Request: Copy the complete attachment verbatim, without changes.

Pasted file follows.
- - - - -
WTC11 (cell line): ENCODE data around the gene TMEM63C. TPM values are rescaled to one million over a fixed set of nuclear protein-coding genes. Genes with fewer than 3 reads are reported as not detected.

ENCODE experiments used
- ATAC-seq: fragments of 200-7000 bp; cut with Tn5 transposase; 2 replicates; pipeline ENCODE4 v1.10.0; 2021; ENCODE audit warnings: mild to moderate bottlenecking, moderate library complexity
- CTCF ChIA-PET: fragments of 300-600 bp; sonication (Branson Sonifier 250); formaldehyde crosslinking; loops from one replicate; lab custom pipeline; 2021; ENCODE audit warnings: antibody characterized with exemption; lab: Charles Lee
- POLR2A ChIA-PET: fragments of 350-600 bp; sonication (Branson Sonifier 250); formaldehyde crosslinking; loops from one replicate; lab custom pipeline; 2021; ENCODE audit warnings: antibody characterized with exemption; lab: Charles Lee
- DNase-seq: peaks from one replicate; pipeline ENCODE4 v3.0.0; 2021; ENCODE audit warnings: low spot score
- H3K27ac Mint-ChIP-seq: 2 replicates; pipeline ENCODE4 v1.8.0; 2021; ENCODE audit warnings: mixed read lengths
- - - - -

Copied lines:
WTC11 (cell line): ENCODE data around the gene TMEM63C. TPM values are rescaled to one million over a fixed set of nuclear protein-coding genes. Genes with fewer than 3 reads are reported as not detected.

ENCODE experiments used
- ATAC-seq: fragments of 200-7000 bp; cut with Tn5 transposase; 2 replicates; pipeline ENCODE4 v1.10.0; 2021; ENCODE audit warnings: mild to moderate bottlenecking, moderate library complexity
- CTCF ChIA-PET: fragments of 300-600 bp; sonication (Branson Sonifier 250); formaldehyde crosslinking; loops from one replicate; lab custom pipeline; 2021; ENCODE audit warnings: antibody characterized with exemption; lab: Charles Lee
- POLR2A ChIA-PET: fragments of 350-600 bp; sonication (Branson Sonifier 250); formaldehyde crosslinking; loops from one replicate; lab custom pipeline; 2021; ENCODE audit warnings: antibody characterized with exemption; lab: Charles Lee
- DNase-seq: peaks from one replicate; pipeline ENCODE4 v3.0.0; 2021; ENCODE audit warnings: low spot score
- H3K27ac Mint-ChIP-seq: 2 replicates; pipeline ENCODE4 v1.8.0; 2021; ENCODE audit warnings: mixed read lengths